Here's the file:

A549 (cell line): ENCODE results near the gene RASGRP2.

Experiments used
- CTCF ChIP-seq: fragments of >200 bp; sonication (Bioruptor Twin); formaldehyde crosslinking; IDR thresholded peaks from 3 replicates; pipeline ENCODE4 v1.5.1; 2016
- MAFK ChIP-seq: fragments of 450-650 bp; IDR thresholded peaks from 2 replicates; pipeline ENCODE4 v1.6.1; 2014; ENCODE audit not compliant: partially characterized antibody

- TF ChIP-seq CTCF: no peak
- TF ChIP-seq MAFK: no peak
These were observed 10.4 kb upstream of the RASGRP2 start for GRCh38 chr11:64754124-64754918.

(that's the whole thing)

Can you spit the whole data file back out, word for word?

A549 (cell line): ENCODE results near the gene RASGRP2.

Experiments used
- CTCF ChIP-seq: fragments of >200 bp; sonication (Bioruptor Twin); formaldehyde crosslinking; IDR thresholded peaks from 3 replicates; pipeline ENCODE4 v1.5.1; 2016
- MAFK ChIP-seq: fragments of 450-650 bp; IDR thresholded peaks from 2 replicates; pipeline ENCODE4 v1.6.1; 2014; ENCODE audit not compliant: partially characterized antibody

- TF ChIP-seq CTCF: no peak
- TF ChIP-seq MAFK: no peak
These were observed 10.4 kb upstream of the RASGRP2 start for GRCh38 chr11:64754124-64754918.